Lawyer Mohamed al-Roken, jailed in 2012 in a crackdown on Islamists [https://www.trueheroesfilms.org/thedigest/laureates/7B69B1D9-E359-444A-B448-02E8B9C0750C], rights campaigner Ahmed Mansoor, imprisoned in 2018 for insulting the government [https://www.trueheroesfilms.org/thedigest/laureates/074ACCD4-A327-4A21-B056-440C4C378A1A], and pro-democracy blogger Nasser bin Ghaith, arrested in 2015, are all serving 10-year sentences. [https://humanrightsdefenders.blog/2017/03/31/uae-it-is-not-just-ahmed-mansoor-academic-nasser-bin-ghaith-gets-10-year-for-tweets/]

Reports … indicate that the conditions and treatment that these human rights defenders are subjected to, such as prolonged solitary confinement, are in violation of human rights standards and may constitute torture,” said Mary Lawlor,

The UAE government media office did not immediately respond to a request for comment. UAE authorities have previously dismissed such accusations as false and unsubstantiated.

Lawlor described the three rights defenders’ jail sentences as an attempt to silence them and “intimidate and deter others from engaging in this legitimate work“.

The statement said Mansoor went on hunger strike twice in 2019 to protest his conditions, including reportedly being held in a cell measuring four square metres with no mattress, and limited access to sunlight, a shower or portable water.

It said Bin Ghaith went on hunger strike in 2017 and 2018 to protest against being denied access to medication, as well as physical assault by prison authorities and periods in solitary confinement.

https://news.yahoo.com/u-n-rights-expert-urges-141938085.html

Update on Mansoor in UAE: after one year detention appears in court

April 13, 2018

Ahmed Mansoor – the Emirates’ most prominent human rights defender – finally has been taken to court after a year in arbitrary detention [see: https://humanrightsdefenders.blog/2018/03/21/emirates-one-year-later-human-rights-defender-ahmed-mansoors-whereabouts-remain-unknown/].

The Gulf Centre for Human Rights (GCHR) has finally received information about Mansoor, including the surprising news that his trial had already started in March 2018. There had been no news about him since September 2017. The second hearing took place on 11 April 2018, and as Mansoor still has no lawyer to defend him, no details about the exact charges are available.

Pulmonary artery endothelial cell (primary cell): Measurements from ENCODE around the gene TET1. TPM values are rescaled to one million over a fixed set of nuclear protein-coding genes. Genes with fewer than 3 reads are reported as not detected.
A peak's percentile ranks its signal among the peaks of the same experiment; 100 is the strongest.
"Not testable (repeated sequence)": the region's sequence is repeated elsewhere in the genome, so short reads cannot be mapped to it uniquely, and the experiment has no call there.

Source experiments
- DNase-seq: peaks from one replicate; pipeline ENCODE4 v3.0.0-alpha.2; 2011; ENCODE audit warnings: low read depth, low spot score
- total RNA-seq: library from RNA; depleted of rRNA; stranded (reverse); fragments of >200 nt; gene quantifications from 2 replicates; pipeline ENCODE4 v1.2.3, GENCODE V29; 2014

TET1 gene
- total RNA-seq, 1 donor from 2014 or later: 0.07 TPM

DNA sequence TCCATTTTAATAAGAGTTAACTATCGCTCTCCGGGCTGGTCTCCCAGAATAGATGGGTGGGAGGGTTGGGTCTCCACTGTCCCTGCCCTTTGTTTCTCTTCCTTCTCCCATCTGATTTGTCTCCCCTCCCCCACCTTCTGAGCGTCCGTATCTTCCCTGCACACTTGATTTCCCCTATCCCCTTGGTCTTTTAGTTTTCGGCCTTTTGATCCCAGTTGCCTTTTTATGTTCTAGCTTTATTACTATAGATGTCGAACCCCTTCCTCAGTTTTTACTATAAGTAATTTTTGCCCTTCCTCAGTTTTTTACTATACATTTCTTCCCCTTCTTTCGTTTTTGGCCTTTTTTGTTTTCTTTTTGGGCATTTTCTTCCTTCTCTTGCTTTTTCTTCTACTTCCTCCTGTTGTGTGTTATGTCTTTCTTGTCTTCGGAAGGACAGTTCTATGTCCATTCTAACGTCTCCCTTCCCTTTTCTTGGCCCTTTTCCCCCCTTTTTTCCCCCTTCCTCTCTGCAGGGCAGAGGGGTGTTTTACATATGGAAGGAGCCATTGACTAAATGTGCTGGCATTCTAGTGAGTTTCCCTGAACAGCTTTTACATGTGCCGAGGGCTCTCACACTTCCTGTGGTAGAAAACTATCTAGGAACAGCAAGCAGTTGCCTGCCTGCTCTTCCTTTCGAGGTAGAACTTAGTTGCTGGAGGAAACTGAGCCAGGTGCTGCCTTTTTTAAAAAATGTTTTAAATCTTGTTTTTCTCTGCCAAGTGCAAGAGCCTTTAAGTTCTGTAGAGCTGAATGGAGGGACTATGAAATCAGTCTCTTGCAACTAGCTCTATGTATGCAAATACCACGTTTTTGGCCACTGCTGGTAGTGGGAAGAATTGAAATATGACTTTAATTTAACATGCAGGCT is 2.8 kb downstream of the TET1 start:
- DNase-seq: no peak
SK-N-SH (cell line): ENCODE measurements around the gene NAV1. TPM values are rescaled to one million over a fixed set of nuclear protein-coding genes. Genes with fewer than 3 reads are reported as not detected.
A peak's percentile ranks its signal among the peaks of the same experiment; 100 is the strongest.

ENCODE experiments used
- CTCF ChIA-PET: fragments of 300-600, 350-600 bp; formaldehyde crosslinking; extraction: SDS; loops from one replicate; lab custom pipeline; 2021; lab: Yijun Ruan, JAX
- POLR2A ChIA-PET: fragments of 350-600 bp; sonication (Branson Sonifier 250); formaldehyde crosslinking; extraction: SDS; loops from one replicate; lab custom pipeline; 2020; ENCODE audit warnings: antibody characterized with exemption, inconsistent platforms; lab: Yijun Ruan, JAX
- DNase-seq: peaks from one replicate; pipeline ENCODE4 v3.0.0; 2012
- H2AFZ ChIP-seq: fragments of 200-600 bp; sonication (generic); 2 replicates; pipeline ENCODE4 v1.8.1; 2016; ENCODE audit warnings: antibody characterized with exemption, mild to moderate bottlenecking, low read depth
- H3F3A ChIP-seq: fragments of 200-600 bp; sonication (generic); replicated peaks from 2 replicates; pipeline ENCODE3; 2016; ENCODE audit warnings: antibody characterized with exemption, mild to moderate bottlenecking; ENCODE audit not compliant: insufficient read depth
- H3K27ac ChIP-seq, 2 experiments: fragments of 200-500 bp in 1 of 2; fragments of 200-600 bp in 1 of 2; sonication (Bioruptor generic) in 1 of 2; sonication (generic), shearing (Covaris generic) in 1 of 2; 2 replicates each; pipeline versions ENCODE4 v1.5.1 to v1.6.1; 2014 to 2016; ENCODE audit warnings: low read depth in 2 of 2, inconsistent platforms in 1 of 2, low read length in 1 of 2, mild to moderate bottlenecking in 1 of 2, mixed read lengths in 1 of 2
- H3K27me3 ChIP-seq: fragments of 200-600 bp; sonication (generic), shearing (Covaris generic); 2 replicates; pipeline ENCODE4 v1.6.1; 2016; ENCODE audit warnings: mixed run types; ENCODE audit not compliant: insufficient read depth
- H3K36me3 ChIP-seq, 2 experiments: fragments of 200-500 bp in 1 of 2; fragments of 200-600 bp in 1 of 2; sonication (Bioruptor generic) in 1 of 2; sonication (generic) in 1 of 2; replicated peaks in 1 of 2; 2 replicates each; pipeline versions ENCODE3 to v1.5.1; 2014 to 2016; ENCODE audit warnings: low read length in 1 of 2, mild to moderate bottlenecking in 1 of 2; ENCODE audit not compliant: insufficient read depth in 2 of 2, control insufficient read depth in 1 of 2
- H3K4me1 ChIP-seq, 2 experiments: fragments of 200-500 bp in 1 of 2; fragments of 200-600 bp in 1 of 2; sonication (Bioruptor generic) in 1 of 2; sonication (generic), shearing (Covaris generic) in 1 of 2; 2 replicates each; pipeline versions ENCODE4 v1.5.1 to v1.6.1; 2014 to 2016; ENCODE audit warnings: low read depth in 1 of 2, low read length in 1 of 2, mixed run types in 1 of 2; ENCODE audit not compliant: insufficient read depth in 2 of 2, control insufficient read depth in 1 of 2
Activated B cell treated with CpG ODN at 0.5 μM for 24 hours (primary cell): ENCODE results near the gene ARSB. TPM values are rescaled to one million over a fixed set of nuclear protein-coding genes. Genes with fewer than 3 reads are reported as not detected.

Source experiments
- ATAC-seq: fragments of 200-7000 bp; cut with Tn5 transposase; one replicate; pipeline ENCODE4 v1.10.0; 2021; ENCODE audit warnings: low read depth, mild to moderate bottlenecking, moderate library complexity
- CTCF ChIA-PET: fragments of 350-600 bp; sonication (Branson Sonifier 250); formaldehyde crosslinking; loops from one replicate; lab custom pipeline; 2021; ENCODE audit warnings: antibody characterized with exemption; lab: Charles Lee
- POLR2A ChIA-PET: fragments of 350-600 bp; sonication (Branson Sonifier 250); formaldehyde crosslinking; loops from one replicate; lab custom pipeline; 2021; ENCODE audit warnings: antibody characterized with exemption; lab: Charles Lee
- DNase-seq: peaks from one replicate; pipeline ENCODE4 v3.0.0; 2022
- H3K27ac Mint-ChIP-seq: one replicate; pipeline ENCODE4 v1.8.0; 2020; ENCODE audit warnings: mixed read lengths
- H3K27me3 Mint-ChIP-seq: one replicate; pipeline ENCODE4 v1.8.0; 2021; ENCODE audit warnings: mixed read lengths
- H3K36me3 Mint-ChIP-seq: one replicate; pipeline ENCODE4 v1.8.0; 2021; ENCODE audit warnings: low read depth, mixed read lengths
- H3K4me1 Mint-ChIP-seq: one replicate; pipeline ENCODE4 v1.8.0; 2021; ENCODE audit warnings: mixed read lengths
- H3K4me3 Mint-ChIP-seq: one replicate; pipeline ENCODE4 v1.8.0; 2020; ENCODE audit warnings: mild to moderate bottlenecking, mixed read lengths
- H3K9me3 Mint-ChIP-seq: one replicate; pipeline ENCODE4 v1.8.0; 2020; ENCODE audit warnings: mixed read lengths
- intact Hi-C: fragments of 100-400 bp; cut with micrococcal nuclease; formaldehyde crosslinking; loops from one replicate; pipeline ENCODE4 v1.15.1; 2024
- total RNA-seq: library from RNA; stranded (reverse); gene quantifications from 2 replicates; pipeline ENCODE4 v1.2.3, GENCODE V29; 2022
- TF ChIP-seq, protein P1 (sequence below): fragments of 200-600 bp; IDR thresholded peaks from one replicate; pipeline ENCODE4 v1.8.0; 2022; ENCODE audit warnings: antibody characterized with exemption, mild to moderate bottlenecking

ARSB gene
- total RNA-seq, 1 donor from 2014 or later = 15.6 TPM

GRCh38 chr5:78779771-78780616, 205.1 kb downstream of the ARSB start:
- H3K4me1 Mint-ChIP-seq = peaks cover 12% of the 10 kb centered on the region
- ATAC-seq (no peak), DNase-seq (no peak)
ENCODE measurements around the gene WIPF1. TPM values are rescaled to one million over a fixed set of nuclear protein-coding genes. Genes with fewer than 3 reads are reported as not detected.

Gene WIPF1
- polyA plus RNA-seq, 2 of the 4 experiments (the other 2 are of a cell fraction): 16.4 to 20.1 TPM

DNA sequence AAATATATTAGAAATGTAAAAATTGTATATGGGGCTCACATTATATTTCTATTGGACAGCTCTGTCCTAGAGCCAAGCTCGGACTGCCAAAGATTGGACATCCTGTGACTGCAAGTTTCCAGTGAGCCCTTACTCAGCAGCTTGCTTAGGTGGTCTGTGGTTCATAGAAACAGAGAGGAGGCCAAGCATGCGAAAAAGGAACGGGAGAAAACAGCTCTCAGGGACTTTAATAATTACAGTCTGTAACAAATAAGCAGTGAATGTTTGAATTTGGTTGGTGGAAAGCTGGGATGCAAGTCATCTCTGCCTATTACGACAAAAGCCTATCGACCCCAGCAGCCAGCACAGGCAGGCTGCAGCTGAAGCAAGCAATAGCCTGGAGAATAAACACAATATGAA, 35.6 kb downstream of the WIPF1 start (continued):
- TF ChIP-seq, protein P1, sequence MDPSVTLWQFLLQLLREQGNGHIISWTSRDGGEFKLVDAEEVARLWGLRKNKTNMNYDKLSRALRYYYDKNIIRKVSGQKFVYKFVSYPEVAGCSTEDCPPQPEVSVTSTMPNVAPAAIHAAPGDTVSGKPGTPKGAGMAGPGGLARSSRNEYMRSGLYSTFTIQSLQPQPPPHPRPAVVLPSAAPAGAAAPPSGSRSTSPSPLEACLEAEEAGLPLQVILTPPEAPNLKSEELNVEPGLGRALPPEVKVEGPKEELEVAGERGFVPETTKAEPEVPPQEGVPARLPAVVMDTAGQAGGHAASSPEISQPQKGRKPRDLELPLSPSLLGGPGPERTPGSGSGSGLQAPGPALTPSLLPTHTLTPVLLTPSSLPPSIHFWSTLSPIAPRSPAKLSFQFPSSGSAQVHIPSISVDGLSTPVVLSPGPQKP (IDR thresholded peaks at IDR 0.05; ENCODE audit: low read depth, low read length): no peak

In the weeks leading up to his arrest, Mansoor had used Twitter to call for the release of human rights activist Osama Al-Najjar, who remains in prison despite having completed a three-year prison sentence in March 2017 for his peaceful activities on Twitter; as well as prominent academic and economist Dr. Nasser bin Ghaith. The latter, who was jailed in a previous case with Mansoor in 2011, was also held incommunicado for nine months after his subsequent arrest in August 2015. He continued to be held in solitary confinement after court proceedings began, remaining in solitary for 19 months. On 29 March 2017, he was sentenced to 10 years in prison for critical comments he had made online about human rights violations in the UAE and Egypt. On 2 April 2017, Dr. Bin Ghaith began a hunger strike to protest his sentence, which violated his rights to freedom of expression and fair trial. On 25 February 2018, Dr. Bin Ghaith began another hunger strike to protest poor conditions in Abu Dhabi’s notorious Al-Razeen prison, a maximum security prison in the desert used to hold activists, government critics, and human rights defenders. On 2 April 2018, GCHR learned that Dr. Bin Ghaith had been forced to end his recent hunger strike earlier due to threats made by the authorities to restrict visits after news of his protest became known….

http://www.gc4hr.org/news/view/1829

UAE: it is not just Ahmed Mansoor – academic Nasser Bin Ghaith gets 10 year for tweets